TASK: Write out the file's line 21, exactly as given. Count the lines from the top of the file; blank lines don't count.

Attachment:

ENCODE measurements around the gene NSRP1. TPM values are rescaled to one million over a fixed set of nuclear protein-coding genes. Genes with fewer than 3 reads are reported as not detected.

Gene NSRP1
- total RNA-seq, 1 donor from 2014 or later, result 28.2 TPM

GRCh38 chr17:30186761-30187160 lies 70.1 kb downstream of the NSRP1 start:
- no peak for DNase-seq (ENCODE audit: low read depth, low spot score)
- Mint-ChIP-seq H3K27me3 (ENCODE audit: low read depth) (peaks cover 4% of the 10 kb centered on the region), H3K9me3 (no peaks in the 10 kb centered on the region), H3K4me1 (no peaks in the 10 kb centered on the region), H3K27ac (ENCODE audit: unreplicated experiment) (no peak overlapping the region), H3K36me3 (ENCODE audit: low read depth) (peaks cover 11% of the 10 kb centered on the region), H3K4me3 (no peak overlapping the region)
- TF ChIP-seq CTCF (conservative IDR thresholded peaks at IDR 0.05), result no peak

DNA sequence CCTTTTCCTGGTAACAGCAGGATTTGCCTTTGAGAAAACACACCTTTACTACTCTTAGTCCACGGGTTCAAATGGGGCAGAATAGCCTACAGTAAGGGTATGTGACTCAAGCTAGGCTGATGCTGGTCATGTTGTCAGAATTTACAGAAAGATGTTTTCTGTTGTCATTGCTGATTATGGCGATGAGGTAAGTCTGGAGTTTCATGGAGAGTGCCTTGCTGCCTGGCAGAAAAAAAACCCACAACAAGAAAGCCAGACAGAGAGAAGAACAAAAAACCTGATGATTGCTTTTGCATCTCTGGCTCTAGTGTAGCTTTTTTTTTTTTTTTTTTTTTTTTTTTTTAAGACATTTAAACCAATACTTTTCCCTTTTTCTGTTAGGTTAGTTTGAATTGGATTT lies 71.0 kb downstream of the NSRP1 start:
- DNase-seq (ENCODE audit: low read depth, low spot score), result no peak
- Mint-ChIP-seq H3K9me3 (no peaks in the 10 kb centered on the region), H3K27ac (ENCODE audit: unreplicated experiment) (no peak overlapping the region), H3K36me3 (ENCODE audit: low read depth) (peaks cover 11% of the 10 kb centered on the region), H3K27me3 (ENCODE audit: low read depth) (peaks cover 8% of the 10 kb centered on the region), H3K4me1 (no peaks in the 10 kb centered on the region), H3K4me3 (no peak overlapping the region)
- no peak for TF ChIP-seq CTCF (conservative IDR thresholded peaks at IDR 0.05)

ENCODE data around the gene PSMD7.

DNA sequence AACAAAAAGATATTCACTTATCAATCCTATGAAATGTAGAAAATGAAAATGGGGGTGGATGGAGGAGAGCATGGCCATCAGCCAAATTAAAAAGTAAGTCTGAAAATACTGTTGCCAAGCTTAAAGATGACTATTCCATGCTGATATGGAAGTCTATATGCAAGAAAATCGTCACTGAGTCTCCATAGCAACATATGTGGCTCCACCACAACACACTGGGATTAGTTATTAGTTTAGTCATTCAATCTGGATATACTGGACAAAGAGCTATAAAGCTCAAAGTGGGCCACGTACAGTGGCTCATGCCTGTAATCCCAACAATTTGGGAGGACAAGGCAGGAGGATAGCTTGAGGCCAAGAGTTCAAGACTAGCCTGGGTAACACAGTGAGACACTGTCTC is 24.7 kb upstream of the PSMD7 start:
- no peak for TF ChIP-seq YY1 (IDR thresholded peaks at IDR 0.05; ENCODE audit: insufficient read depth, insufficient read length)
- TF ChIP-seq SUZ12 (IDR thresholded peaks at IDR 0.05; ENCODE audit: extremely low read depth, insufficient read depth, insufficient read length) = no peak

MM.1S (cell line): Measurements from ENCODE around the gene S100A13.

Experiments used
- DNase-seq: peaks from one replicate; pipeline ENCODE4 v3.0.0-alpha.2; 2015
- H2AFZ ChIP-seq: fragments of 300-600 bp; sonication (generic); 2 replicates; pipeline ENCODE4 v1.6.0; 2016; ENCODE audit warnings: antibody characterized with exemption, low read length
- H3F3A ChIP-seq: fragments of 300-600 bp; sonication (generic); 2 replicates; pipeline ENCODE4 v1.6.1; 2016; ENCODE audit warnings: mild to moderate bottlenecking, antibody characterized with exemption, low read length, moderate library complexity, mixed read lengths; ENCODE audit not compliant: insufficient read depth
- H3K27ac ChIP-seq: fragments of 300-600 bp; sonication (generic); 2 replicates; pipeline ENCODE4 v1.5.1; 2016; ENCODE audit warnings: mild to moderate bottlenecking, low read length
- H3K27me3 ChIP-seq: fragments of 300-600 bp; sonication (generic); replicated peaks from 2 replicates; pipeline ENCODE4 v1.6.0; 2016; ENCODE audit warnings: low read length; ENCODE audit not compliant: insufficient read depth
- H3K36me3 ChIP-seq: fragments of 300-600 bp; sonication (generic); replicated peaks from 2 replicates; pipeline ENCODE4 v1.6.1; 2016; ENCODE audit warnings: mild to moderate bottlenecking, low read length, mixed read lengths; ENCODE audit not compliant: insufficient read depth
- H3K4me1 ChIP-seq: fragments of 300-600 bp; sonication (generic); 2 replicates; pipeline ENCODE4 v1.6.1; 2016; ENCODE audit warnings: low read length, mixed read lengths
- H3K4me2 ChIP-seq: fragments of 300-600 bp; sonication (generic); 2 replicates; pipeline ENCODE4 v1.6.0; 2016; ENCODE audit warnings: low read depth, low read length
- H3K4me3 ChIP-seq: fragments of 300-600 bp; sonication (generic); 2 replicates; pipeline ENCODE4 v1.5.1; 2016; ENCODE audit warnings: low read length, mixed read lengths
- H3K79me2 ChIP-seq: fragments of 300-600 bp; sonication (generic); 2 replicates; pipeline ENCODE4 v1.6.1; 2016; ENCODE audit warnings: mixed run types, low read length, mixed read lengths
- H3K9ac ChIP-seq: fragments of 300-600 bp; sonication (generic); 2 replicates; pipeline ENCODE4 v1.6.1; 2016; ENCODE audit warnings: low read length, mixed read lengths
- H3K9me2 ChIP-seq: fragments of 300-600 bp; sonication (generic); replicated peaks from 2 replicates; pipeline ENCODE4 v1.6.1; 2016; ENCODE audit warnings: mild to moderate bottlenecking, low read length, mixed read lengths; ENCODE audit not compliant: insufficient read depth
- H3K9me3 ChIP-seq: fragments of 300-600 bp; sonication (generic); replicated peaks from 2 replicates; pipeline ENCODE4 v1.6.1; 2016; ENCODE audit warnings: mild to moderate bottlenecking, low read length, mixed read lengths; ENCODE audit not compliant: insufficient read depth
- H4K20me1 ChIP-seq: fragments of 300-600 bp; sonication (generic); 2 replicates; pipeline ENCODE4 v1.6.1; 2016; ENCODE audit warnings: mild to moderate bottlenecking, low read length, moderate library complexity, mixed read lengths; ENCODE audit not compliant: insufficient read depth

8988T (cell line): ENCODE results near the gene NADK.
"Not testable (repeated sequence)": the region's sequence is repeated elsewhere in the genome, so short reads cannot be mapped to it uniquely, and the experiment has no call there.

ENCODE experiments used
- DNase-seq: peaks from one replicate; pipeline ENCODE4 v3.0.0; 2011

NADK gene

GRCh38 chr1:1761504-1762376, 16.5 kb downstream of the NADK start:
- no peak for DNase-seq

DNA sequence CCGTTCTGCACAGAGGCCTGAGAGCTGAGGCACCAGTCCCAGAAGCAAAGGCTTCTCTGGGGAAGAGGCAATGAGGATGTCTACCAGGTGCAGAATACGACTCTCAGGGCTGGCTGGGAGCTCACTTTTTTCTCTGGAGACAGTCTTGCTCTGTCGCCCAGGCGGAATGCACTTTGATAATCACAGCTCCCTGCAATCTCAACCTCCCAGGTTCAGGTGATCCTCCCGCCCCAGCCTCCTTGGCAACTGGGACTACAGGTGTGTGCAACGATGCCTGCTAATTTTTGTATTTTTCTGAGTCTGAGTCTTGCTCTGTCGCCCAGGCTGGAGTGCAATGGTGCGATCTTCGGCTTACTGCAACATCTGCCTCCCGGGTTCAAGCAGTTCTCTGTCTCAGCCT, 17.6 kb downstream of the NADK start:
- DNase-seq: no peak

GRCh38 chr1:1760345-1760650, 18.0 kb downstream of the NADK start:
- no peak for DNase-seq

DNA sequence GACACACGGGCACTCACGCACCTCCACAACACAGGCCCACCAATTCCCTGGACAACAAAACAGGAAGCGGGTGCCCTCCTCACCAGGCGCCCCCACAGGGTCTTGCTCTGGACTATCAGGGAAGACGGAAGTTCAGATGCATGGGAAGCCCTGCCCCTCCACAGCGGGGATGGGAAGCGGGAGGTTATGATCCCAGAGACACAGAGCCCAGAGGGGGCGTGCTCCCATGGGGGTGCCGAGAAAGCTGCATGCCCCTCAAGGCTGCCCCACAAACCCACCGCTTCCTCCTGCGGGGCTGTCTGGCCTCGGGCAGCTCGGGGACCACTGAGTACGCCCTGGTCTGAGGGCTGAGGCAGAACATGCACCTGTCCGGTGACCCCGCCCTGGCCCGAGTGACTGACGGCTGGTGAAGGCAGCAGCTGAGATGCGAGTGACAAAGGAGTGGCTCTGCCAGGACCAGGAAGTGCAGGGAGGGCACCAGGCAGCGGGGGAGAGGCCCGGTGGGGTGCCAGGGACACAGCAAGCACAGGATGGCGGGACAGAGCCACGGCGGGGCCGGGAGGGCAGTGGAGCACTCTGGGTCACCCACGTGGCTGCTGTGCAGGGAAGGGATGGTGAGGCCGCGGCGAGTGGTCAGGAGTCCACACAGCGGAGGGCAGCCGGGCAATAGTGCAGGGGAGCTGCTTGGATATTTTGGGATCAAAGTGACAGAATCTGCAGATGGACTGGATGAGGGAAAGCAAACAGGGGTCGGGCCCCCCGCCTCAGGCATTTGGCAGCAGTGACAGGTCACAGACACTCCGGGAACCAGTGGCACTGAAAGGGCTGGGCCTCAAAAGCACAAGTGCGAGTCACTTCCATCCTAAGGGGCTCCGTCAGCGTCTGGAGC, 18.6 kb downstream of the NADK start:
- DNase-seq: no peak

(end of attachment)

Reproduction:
- H3K27ac ChIP-seq: fragments of 300-600 bp; sonication (generic); 2 replicates; pipeline ENCODE4 v1.5.1; 2016; ENCODE audit warnings: mild to moderate bottlenecking, low read length